. Russia has implemented tight security measures to secure the 2018 World Cup, to be held between June 14 and July 15, all in line with a decree signed by President Vladimir Putin.
The decree imposes a ban on use of drones in stadiums and public sport activities in Moscow, Kazan, Sochi, Rostov, Kaliningrad, Saransk, Nizhny Novgorod, Ekaterinburg, Saint Petersburg, Samara and Volgograd – the cities that will host the World Cup matches.
Citizens wishing to visit these cities must register their names at security departments to guarantee maximum security. Restrictions will apply on entry of trucks; a special system was installed for access of individuals and trucks to sport venues.
There shall be no demonstrations, assemblies or protests irrelevant to sport activities, according to the decree.
Russia had previous experiences in organizing big events. The former Soviet Union organized the World Festival of Youth and Students in 1958, attracting some 34,000 people from 130 countries.
The Soviet Union also hosted the Olympic Games in 1980. Russian Federation organized the Winter Olympics in Sochi in 2014 and FIFA Confederation Cup in 2017.
Sergey Sobyanin, Mayor of Moscow, said in press remarks authorities in the Russian capital have been implementing unprecedented security measures to ensure safety of athletes and sport venues.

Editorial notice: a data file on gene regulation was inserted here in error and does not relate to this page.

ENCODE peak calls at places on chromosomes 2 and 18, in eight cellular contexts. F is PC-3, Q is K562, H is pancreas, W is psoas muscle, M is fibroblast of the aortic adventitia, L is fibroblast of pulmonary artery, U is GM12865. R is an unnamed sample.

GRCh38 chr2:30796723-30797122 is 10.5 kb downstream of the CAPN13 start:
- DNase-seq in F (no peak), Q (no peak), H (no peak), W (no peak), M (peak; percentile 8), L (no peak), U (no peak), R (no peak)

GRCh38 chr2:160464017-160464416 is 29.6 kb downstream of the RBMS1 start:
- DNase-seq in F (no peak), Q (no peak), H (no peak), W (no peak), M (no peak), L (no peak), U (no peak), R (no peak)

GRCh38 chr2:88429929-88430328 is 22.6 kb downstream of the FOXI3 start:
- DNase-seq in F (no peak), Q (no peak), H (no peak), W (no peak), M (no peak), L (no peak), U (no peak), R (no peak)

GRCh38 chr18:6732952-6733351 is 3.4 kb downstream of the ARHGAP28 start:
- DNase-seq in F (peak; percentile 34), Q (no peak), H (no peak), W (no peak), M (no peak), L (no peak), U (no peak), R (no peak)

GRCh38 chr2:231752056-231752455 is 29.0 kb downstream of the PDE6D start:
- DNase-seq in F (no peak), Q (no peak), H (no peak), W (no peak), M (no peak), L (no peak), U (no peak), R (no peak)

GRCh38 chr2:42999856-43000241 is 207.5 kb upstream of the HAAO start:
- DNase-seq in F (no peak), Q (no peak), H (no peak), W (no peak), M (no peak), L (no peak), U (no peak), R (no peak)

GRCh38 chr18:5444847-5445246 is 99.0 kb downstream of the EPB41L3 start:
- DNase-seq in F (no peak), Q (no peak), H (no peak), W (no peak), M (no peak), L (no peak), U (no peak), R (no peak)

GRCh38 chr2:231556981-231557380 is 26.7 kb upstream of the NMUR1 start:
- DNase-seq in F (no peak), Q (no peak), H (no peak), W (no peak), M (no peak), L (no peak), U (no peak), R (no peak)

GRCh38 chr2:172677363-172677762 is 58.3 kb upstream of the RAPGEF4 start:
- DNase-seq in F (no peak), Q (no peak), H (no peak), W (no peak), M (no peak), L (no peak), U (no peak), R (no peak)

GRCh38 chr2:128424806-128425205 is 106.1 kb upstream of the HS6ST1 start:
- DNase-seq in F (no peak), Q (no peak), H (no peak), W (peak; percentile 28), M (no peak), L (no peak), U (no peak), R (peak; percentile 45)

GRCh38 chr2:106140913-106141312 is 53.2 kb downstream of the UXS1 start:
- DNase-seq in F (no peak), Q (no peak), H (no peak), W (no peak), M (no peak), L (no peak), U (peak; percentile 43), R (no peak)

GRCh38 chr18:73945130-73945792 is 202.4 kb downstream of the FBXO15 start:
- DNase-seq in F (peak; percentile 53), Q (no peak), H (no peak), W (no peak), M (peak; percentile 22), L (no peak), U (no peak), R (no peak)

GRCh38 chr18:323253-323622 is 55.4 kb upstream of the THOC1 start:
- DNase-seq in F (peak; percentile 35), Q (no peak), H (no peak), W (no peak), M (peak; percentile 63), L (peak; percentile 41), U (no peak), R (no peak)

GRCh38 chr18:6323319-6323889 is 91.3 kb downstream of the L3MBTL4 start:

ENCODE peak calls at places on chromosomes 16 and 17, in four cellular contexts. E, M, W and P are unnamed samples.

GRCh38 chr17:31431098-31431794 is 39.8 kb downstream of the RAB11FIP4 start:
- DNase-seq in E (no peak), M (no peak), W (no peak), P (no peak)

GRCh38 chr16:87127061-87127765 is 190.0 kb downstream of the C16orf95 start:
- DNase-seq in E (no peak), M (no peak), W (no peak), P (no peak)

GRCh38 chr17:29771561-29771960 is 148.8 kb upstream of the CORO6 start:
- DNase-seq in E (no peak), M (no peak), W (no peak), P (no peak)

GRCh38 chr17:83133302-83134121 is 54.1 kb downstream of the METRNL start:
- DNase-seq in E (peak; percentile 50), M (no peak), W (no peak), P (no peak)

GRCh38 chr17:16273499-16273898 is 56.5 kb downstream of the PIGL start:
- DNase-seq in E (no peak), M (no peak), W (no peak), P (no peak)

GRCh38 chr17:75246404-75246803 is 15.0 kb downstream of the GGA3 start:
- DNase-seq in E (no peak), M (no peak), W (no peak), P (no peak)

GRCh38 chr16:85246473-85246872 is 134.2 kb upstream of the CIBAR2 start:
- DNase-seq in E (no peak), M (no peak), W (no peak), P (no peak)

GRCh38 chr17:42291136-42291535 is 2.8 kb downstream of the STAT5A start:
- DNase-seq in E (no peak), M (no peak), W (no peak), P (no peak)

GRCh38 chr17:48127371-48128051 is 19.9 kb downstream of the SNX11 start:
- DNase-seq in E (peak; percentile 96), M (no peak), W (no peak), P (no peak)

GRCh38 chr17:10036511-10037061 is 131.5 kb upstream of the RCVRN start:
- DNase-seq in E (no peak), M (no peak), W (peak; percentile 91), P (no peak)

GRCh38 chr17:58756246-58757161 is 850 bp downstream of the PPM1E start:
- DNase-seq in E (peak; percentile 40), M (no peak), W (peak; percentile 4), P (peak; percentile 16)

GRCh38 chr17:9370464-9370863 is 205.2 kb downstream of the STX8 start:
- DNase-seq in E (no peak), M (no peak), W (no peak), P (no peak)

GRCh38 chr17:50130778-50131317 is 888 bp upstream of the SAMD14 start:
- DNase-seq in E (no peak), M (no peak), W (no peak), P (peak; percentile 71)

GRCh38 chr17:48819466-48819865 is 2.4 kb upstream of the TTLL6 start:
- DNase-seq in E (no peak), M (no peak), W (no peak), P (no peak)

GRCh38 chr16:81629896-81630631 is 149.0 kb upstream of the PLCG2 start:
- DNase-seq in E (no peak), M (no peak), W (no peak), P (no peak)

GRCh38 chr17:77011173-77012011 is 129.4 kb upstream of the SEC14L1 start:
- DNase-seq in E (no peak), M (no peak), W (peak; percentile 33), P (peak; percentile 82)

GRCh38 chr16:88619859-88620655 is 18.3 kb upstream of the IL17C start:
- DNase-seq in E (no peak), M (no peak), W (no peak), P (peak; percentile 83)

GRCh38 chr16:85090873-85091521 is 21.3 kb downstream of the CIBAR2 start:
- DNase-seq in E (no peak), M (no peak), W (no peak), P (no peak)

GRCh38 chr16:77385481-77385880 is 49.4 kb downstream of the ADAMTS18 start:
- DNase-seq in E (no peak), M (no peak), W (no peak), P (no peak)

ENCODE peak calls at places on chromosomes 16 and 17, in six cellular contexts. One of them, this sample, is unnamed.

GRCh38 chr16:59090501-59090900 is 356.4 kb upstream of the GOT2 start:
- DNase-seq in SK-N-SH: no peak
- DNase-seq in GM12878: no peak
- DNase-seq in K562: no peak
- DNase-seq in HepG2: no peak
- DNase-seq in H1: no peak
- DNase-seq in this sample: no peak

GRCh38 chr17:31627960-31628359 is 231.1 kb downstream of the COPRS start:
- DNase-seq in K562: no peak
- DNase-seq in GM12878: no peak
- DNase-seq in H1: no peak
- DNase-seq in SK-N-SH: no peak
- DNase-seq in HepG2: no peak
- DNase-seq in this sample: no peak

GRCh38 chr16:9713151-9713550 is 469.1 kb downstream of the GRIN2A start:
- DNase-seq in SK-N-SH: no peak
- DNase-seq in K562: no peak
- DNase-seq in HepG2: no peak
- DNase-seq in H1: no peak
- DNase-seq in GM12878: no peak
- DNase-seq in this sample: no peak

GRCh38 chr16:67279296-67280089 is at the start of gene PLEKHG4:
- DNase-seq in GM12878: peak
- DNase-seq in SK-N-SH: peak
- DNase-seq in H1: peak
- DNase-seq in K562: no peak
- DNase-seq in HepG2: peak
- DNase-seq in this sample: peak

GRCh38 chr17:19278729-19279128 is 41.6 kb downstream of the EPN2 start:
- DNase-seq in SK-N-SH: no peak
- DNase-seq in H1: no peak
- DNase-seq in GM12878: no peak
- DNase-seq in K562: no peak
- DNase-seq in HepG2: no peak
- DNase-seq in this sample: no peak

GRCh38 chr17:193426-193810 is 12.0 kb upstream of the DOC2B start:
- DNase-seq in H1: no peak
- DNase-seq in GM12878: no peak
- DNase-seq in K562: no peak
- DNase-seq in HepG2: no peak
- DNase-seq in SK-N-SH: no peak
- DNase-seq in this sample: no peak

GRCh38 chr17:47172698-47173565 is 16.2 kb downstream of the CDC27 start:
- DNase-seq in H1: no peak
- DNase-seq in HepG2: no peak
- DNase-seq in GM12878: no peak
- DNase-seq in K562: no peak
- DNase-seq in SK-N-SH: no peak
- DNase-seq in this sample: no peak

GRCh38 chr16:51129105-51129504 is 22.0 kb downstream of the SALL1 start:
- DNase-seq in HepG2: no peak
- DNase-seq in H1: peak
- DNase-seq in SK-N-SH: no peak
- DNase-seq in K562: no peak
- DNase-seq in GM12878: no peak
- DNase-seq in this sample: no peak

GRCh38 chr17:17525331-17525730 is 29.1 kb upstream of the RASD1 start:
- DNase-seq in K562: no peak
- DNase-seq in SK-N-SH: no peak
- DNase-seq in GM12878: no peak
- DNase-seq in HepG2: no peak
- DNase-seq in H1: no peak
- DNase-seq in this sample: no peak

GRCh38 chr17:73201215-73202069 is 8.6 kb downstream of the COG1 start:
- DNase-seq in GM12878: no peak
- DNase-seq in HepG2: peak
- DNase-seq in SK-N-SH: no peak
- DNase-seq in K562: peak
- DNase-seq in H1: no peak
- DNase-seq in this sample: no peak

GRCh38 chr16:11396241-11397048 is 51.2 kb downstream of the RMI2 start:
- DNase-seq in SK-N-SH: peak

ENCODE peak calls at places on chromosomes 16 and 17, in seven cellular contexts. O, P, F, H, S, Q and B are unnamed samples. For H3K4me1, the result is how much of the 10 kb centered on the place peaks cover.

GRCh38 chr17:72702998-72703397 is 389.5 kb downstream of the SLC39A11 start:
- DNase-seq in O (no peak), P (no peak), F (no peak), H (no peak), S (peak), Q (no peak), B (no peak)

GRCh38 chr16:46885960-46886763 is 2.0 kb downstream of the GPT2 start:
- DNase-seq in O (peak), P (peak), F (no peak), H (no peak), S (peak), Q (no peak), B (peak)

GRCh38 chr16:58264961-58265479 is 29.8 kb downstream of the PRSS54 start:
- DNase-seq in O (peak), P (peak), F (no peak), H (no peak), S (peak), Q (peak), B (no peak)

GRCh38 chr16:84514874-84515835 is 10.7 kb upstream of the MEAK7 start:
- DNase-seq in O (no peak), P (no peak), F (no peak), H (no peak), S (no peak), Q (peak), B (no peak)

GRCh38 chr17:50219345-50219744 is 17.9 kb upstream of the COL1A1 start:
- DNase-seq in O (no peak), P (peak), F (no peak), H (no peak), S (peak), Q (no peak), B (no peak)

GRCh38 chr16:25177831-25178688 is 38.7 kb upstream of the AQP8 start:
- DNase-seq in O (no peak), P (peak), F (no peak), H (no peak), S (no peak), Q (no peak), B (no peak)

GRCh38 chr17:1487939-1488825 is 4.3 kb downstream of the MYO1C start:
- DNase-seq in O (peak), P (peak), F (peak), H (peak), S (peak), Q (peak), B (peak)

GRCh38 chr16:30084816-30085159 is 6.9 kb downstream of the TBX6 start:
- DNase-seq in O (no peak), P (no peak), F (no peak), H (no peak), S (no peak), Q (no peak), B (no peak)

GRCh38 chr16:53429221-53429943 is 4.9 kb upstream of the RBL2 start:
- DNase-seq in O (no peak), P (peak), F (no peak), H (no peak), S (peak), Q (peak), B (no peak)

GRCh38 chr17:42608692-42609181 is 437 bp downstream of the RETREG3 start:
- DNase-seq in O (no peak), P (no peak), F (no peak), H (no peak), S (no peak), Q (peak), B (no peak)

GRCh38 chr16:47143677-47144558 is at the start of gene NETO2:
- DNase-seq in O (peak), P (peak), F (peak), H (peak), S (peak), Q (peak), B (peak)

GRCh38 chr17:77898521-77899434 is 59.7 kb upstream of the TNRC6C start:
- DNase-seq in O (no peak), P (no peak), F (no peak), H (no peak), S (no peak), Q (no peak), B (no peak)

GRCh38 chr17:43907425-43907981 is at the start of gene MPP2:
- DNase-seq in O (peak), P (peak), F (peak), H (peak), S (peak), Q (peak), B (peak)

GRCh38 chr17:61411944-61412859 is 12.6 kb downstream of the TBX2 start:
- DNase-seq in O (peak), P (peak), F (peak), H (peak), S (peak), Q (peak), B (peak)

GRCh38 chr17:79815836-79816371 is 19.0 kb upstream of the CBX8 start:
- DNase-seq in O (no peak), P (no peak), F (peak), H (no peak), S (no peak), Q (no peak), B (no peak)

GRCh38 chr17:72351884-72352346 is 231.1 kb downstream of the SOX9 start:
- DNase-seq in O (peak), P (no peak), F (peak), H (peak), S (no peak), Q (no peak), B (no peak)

The security measures, he added, included hotels, offices of FIFA and venues of football teams.
Alcohol will be banned in sport venues.
The Russians are keen on preventing all types of violence throughout the World Cup. They set up an operation room consisting of representatives of 15 ministries and security authorities, with a task of maintaining safety and security of the World Cup.
Alexei Lavrishchev, head of the Operational Command Center for Security, Law and Order at 2018 FIFA World Cup, said the Ministry of Defense was involved in the operation room and would be responsible for security of facilities, airspace and deal with any emergency.
He said security authorities’ engineers would inspect all stadiums before any game.
Lavrishchev did not specify number of security forces but said they would be enough and almost unnoticeable to the public.
Russia has also adopted preventive measures to confront hooliganism, which marred the 2016 European Championships in France.
Major General Anton Gusev, First Deputy Chief of Interior Ministry’s Department for Security of Large International and Mass Sport Events, said authorities were ready to deal and subdue hooliganism if they occur.
He said Russia has set up an international police center in Moscow consisting of security and riot experts from over 40 countries. The Russian police, added, Gusev, would use their expertise to deal with their own countries’ citizens if they breach the law.
“We take a benevolent attitude to those who will come to Russia to celebrate this sports event without breaching the law. We may even put up with some minor infringements committed by our foreign guests, but we are also resolved to act harshly in case of serious crime at any time and in any place,” Gusev affirmed.
Security at transportation means will be tight as well.
Kirill Belyakov, head of World Cup transportation department, said they would be securing safety of fans during their transportation among venues.
He said security forces would be deployed in all train stations in order to guarantee maximum security
Source: Kuwait News Agency